The appeals court also agreed that there was sufficient evidence in the record to support the jury’s finding of likelihood of confusion between the parties’ marks. The district court did not err in denying either the renewed motion for JMOL or, alternatively, a new trial. Of the eight digits of confusion, most favored SPSI and only two clearly favored SMI: (1) the sophistication of purchasers—both parties’ customers were large companies purchasing very expensive, custom made equipment—and (2) SMI’s intent in adopting its name—SMI did not learn of SPSI’s existence until 2011, and even then it did not know any details about SPSI’s business, its location, its customers, or its degree of success.

Damages. SMI appealed the district court’s denial of JMOL or a new trial as to the damages award. The jury awarded $230,000 each for lost royalties, unjust enrichment, and exemplary damages. The jury found that SMI’s infringement was "a proximate cause of damages" to SPSI. However, the jury declined to award damages to SPSI in the form of SMI’s profits, finding that the total profit SMI had earned through its infringing use was "zero." SPSI obtained injunctive relief prior to trial, when SMI agreed to change its name, discontinue all use of "Streamline Manufacturing" on its marketing and communications materials, and discontinue its use of the domain name "streamlinetx.com."

As for the royalty award, there was no evidence that SPSI and SMI ever entered into or even contemplated a licensing agreement. Nor was there any evidence that SPSI or SMI ever engaged in such licensing negotiations with any other entity. The jury’s royalty award was based solely on testimony by SPSI’s expert witness on a "hypothetical negotiation" between the two parties. The jury ultimately adopted a royalty rate equivalent to about 1.5 percent. A royalty-based damages award must be rationally related to the scope of the defendant’s infringement, the court noted. In this case, the royalty award was not supported by sufficient evidence because it did not bear a rational relationship to SMI’s infringing use, according to the court. "Here, the only testimony the jury had on which to base its royalty award was SPSI’s expert’s testimony. But the expert did not discuss the portion of SMI’s profits that were attributable to its infringing use, let alone suggest that all of SMI’s profits were attributable to its infringement," the court said.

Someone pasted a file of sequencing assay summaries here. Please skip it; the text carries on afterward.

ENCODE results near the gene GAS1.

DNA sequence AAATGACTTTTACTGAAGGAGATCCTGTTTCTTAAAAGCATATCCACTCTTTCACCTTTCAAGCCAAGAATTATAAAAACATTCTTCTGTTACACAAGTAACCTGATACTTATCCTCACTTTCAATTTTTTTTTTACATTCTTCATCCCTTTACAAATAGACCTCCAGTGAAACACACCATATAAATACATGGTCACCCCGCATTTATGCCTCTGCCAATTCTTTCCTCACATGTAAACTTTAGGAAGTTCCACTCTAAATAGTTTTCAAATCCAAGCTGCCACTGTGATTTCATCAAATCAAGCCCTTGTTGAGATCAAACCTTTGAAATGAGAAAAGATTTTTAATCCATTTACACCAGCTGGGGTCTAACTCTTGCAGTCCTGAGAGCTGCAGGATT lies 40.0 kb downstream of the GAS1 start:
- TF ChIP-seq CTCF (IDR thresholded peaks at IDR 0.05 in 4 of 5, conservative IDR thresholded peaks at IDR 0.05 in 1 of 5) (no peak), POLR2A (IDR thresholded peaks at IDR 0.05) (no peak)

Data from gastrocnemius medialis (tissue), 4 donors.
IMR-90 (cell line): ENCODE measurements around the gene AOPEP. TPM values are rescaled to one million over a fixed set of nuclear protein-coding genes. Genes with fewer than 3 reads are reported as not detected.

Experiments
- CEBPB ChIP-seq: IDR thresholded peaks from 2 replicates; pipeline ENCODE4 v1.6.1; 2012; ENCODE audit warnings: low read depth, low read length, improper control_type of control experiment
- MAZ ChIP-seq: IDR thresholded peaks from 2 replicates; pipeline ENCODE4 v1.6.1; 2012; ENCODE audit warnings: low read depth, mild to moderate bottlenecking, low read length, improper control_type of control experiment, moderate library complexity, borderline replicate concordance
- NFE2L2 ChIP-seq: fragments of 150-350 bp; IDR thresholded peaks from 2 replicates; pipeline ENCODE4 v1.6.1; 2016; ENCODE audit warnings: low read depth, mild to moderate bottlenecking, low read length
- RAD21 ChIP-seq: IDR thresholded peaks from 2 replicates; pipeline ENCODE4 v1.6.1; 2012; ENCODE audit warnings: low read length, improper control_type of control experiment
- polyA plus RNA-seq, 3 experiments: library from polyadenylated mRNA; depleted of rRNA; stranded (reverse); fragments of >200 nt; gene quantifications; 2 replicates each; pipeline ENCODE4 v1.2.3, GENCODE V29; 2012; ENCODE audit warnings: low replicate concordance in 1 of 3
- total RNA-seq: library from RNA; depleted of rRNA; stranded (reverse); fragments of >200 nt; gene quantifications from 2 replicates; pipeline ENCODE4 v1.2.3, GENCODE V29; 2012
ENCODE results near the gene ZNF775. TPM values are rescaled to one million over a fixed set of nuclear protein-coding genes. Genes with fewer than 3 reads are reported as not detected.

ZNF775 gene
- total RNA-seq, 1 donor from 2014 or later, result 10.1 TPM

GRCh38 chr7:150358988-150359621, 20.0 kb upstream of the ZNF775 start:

As to recovery for unjust enrichment, the jury was instructed that SPSI had to prove that SMI "used the goodwill and reputation of [SPSI] to sell its own goods or services." The evidence at trial did not support this finding. Where defendants have no knowledge of a mark, it can hardly be said that their infringement was willful. While SMI did eventually learn of SPSI’s existence, there was no evidence that SMI had modified its goods or conduct, after learning of SPSI, in an attempt to trade off SPSI’s good will or pass off its products as those of SPSI, the court said.

Because neither the royalty award nor the unjust enrichment damages were supported by the evidence, they were vacated. The exemplary damages award also was vacated, because, under Texas law, "exemplary damages may be awarded only if damages other than nominal damages are awarded." Given the absence of actual damages, and SMI’s lack of intent to confuse, the Fifth Circuit concluded that injunctive relief satisfied the equities of this case. The court accordingly affirmed the jury’s finding of trademark infringement and vacated the damages awards.

The case is No. 16-20046.

Attorneys: Terry Blaine Joseph (Matthews, Lawson, McCutcheon & Joseph, PLLC) for Streamline Production Systems, Inc. Steven Jon Knight (Chamberlain, Hrdlicka, White, Williams & Aughtry) for Streamline Manufacturing, Inc.

Companies: Streamline Production Systems, Inc.; Streamline Manufacturing, Inc.